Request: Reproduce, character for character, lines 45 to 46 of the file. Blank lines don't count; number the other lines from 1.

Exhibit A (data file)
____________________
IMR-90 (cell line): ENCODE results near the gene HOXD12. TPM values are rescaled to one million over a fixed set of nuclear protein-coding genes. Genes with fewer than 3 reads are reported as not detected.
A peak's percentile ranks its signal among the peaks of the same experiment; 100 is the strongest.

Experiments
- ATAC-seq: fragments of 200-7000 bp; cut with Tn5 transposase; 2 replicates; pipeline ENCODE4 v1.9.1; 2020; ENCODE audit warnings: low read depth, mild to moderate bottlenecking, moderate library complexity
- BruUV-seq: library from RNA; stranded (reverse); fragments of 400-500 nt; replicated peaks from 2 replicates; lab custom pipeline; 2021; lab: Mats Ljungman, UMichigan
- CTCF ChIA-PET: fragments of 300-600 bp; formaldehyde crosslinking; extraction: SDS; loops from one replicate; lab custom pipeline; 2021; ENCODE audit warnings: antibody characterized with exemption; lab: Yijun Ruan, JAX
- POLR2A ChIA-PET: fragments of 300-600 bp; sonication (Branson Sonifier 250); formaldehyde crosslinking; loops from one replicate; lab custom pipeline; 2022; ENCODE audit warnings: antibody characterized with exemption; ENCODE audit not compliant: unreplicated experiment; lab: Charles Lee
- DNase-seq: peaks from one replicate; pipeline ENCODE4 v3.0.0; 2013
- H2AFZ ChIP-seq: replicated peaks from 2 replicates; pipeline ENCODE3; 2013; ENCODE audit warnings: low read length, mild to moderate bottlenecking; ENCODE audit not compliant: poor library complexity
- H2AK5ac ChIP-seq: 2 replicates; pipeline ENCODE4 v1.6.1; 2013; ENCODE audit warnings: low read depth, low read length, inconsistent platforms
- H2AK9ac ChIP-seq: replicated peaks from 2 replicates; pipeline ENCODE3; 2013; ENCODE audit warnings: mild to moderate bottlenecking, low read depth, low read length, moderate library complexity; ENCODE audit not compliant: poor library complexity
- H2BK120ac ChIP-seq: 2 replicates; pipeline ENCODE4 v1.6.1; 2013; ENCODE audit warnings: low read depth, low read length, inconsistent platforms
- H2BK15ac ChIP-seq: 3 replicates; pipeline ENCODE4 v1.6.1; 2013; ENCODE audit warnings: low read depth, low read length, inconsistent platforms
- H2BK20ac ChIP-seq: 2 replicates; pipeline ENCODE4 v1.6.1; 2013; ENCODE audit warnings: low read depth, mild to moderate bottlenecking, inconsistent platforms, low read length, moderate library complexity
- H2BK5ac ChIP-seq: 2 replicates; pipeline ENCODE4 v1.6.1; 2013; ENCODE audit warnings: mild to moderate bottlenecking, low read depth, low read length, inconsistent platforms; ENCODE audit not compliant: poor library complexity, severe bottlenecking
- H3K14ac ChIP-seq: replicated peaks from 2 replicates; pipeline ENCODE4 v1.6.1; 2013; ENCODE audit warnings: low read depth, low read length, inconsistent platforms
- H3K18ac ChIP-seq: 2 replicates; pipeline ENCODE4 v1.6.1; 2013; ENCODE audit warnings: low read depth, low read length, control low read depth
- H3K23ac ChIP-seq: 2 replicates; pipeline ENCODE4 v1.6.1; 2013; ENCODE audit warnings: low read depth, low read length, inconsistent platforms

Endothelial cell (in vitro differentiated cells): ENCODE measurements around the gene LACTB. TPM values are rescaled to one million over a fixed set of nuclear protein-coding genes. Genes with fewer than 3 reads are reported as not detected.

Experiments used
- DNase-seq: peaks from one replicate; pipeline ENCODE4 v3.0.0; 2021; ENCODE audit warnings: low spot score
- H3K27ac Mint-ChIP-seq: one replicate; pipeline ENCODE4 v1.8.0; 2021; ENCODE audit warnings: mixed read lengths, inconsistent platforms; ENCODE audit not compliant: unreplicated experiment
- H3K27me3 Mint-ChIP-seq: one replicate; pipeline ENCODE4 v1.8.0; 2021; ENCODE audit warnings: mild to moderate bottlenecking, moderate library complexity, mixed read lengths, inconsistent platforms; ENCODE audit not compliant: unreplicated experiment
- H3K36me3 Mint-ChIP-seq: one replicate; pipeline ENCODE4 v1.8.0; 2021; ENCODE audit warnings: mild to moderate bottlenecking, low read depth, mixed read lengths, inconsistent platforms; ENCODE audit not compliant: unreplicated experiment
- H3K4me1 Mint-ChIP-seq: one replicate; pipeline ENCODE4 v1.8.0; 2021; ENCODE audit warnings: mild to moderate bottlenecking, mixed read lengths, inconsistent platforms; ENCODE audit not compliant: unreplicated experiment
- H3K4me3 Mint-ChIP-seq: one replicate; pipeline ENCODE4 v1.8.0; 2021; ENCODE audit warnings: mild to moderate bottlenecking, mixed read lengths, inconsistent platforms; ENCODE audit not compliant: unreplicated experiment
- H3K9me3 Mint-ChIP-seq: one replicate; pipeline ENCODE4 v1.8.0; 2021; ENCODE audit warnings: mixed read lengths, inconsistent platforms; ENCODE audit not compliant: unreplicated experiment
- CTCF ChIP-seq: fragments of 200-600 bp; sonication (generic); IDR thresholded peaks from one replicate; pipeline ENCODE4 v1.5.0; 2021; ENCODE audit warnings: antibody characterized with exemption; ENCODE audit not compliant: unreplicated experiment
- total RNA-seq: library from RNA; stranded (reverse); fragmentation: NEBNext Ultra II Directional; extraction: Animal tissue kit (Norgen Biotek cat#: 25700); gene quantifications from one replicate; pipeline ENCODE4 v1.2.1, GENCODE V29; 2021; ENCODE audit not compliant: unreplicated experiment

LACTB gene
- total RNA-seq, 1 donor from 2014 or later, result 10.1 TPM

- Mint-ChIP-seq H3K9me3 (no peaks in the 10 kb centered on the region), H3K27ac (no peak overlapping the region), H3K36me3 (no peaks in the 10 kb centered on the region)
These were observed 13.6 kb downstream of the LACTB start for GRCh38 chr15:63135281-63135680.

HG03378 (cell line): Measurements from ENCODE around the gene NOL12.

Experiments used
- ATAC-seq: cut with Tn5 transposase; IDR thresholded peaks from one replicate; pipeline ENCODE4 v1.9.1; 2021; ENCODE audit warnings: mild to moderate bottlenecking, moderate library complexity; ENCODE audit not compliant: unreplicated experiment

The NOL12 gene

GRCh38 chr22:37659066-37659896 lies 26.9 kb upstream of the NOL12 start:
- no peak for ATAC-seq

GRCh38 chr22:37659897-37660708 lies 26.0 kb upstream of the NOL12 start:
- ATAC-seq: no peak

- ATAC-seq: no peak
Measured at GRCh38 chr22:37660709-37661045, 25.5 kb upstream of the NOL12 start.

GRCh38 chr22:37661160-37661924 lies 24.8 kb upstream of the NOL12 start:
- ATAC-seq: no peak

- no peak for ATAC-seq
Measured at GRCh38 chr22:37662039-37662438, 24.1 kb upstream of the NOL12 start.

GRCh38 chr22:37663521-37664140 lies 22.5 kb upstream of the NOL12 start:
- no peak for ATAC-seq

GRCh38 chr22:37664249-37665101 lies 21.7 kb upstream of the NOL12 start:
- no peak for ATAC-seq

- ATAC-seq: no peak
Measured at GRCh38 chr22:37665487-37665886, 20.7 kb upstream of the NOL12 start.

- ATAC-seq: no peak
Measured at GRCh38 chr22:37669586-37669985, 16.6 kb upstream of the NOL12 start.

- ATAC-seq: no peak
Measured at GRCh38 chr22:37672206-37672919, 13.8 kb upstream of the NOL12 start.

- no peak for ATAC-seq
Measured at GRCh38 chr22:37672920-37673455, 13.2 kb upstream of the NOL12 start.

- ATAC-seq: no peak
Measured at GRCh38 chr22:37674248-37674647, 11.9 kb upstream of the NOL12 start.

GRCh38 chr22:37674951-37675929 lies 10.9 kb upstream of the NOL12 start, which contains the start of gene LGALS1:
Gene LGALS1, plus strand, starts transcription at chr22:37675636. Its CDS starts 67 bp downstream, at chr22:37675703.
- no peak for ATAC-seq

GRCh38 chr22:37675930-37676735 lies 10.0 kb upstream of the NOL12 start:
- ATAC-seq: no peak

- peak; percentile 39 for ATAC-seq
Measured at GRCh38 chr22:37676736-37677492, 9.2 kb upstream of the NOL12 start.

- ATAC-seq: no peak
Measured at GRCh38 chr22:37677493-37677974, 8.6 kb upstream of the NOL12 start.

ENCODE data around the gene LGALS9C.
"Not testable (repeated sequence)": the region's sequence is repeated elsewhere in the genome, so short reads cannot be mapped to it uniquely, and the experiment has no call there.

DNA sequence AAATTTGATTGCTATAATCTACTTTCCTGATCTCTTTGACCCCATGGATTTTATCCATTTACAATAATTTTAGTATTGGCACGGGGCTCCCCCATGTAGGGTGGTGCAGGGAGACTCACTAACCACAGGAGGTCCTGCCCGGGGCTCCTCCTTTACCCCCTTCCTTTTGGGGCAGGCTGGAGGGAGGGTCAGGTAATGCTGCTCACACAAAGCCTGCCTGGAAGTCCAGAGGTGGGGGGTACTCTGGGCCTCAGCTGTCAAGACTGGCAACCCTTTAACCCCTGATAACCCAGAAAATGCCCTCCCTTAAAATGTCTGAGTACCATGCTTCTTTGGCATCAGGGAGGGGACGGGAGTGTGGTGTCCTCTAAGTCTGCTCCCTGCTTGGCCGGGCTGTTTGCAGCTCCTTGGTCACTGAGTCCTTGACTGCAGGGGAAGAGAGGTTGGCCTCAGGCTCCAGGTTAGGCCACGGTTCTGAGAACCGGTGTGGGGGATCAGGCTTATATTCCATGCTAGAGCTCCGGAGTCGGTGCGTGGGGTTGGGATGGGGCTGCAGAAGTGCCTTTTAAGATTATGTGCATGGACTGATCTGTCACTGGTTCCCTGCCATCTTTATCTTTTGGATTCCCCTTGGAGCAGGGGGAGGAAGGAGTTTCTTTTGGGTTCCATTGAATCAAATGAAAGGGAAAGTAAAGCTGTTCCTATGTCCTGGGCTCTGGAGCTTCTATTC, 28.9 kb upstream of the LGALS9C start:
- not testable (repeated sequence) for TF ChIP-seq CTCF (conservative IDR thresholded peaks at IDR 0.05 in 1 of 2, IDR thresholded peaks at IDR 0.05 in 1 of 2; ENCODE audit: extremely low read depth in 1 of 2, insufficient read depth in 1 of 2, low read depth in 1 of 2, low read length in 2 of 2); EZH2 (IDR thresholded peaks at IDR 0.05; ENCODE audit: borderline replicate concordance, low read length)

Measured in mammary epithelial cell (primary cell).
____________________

- ATAC-seq: no peak

- no peak for ATAC-seq